A Holiday with History (and Heart)

As I’m sure I’ve mentioned before, I have an almost overactive appreciation for the sentimental. Because of this, the holiday my family and I went on over this Christmas was more than just your average summer trip. For a number of years, I have longed to see Europe and in particular to visit Paris, and I got to do this. But more poignantly, I spent Christmas with my Sicilian relatives in the small rural village where my grandfather and his family originate from.

Ferla is a small mountain village not unlike most rural Sicilian towns – perched precariously on the top of a hill and looking like the entire neighbourhood could just slide down into the valley at any moment. Currently there are around 2,500 people living in Ferla, all of whom it can be assumed would frequent one of the town’s EIGHT churches. And I mean CHURCHES. Europe knows how to do old stuff, and these are no small local chapels.

One of the town's churches, decorated for Christmas.
One of the town’s churches, decorated for Christmas.

The buildings vary in colour and size but line the narrow streets in a way that also suggests an impending, Jenga-style collapse. Much of the town is heritage-listed, so whilst the houses have been maintained and updated, the facades have not been touched. This is true of the small corner block where my great-grandparents’ house is – a building now used as a sort of weekender by my great aunt.

The small coffee shop/bakery/bar on the corner is surrounded daily by small, Sicilian men who stand in small, Sicilian groups and have not-so-small, Sicilian conversations for hours on end – disappearing only at around 1pm (a man’s got to eat, right?) and appearing again in the evening to resume the day’s business. What exactly is discussed in these huddles remains a mystery to us, but our overactive imaginations flicked immediately to quotes from The Godfather. This is about as much action as the main street sees, except around Easter when an ancient tradition is still carried out; a procession in which parishioners representing the Virgin Mary and Jesus make their way from opposite ends of town to meet in the centre and embrace – the reunion of the Mother and her risen Son. Apparently, the entire town (all 2,500; eight-parishes-worth of them) packs the street to watch the ceremony; except those who are privileged enough to have a balcony overlooking the main road.

The balconies themselves are part of the character of the place. The majority of the houses are taller than they are wide; any additional room stretching upwards instead of outwards. There is a joke that some of the streets are so narrow, neighbours from across the road could almost shake hands with each other if they were both standing on their balconies.

This neighbourly atmosphere was something we got to experience first-hand. I should specify at this point that none of my family speak Italian. My grandparents were there and they do speak Italian (or Sicilian, which is almost a language unto itself), but it is not always possible to translate everything that is being said in real-time. One day my parents, sister and I accompanied my grandparents as they ‘went visiting’. Our first port of call was the house of a distant relative (by marriage) of my grandfather, Margarita. Entire conversations were held that we understood exactly nothing of, but the language of hospitality was enough to get us through as plastic plates of biscuits were produced from cupboards and cups of tea and coffee were shared around. We didn’t stay long at Margarita’s house, mainly because her friend Carmela (who, I may add, was at Margarita’s at the same time we were) wanted us to ‘visit’ her as well. So we trudged exactly two metres across the street and repeated the process there.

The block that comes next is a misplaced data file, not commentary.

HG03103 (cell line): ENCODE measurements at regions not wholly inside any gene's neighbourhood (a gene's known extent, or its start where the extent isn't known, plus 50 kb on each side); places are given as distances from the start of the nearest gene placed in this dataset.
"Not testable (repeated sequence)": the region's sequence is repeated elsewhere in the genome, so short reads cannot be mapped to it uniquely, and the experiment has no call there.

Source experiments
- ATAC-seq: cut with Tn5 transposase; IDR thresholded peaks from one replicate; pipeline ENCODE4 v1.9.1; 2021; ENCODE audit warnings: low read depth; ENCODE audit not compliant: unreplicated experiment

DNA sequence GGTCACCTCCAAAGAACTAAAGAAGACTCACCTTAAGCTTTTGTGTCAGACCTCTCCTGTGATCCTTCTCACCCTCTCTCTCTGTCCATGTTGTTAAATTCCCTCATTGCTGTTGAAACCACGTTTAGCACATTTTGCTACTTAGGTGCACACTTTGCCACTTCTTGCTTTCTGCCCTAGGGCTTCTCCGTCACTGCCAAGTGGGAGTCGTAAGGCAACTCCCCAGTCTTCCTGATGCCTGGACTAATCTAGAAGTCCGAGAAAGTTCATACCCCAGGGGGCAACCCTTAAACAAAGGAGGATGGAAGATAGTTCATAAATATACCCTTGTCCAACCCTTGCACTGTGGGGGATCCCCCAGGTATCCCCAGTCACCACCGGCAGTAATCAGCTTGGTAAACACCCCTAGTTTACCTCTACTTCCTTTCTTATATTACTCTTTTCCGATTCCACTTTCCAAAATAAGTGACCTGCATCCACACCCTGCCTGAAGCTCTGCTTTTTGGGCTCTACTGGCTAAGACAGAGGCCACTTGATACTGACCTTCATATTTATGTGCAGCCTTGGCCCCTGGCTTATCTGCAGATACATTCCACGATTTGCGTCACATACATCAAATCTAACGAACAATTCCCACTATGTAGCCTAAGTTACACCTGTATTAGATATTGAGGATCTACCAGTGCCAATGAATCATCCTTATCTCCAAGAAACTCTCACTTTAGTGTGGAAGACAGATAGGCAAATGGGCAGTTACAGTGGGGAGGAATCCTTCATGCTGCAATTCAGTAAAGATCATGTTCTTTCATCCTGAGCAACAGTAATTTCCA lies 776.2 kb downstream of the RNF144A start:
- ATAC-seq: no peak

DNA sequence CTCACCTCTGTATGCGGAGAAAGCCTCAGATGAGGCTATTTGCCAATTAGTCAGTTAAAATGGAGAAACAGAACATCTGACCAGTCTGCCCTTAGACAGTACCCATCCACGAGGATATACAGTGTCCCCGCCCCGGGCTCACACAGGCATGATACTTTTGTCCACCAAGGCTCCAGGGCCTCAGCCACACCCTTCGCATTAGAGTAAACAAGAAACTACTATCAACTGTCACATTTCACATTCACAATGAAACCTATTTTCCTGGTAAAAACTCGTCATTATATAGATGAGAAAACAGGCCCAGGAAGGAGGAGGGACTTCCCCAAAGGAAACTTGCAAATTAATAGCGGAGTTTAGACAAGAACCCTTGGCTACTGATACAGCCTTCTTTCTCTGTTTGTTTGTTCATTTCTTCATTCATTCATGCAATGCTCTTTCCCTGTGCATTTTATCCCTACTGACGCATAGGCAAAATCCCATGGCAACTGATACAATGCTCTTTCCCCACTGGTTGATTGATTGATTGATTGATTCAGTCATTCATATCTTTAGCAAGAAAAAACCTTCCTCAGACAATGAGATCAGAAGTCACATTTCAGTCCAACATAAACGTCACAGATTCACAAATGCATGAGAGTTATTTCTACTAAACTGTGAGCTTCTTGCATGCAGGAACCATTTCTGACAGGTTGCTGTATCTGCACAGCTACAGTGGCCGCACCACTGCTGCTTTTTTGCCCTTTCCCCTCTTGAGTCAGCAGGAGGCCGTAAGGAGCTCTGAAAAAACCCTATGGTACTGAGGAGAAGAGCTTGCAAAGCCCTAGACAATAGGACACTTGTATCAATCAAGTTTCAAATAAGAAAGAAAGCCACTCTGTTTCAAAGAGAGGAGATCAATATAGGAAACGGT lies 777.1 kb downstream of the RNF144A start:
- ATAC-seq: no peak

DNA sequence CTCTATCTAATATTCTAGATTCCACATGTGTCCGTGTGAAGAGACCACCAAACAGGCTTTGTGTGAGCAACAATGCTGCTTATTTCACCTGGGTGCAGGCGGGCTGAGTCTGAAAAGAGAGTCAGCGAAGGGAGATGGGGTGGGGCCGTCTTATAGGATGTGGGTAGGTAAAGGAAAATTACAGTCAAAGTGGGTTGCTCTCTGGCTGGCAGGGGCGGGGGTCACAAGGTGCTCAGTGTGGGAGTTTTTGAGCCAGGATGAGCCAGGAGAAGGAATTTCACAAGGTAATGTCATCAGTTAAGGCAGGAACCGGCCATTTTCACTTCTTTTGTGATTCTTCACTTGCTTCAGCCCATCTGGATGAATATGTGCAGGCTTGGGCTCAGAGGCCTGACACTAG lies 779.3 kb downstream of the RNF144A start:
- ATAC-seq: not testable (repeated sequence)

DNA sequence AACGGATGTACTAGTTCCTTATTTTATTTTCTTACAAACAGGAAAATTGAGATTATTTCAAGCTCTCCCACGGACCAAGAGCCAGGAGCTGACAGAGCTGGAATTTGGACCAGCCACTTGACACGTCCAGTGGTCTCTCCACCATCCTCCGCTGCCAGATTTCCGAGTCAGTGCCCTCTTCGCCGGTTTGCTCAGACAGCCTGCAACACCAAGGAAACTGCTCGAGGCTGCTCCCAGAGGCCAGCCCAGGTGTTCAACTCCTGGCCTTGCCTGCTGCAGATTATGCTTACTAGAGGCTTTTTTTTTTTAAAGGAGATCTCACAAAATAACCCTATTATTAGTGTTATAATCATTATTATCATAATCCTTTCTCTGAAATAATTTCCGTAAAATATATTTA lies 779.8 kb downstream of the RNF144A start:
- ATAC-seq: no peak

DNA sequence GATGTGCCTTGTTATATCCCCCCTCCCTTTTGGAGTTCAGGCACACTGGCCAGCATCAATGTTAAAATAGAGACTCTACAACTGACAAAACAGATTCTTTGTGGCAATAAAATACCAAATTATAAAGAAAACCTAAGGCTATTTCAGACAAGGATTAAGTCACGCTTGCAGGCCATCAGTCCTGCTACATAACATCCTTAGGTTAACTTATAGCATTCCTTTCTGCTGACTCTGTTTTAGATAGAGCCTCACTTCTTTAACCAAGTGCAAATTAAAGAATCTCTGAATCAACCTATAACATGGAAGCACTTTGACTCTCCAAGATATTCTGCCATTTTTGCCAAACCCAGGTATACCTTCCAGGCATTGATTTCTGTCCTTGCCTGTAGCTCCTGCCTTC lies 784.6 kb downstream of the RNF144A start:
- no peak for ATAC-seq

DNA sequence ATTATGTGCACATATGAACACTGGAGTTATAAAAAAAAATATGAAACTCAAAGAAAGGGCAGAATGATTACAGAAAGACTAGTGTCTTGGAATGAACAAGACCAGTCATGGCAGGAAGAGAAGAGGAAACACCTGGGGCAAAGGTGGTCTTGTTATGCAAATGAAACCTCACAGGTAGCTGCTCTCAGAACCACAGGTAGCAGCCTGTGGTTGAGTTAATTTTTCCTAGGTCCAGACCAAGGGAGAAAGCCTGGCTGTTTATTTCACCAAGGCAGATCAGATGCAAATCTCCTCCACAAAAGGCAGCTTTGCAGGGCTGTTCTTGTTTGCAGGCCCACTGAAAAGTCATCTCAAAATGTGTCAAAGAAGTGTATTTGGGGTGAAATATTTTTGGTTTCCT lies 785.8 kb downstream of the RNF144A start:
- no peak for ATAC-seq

I’m a sucker for scenery and there were stunning views to spare all around Sicily, but the most rewarding part of it was the time I spent with my grandfather, seeing the sights with his commentary and hearing his stories of growing up in Ferla. Hearing tales of him scaring donkeys as their sleeping passengers returned home in the evenings, so that the donkeys would stop abruptly and their riders would go flying off the front of them. Imagining him learning to run the track down the valley from Ferla and up the hill to the village on the opposing side, quicker than the buggies and donkeys could drive around. Seeing the street block shared by three buildings; the primary school, a church and between them, the local jail. With his stories, the town became much more than just another holiday destination. I finally put a visual to the name that I’ve heard of all my life, and I found myself feeling somewhat attached to it even in those few days.

Now that’s what I call a family holiday.

From left to right: the church, the jail, the school.
From left to right: the church, the jail, the school.

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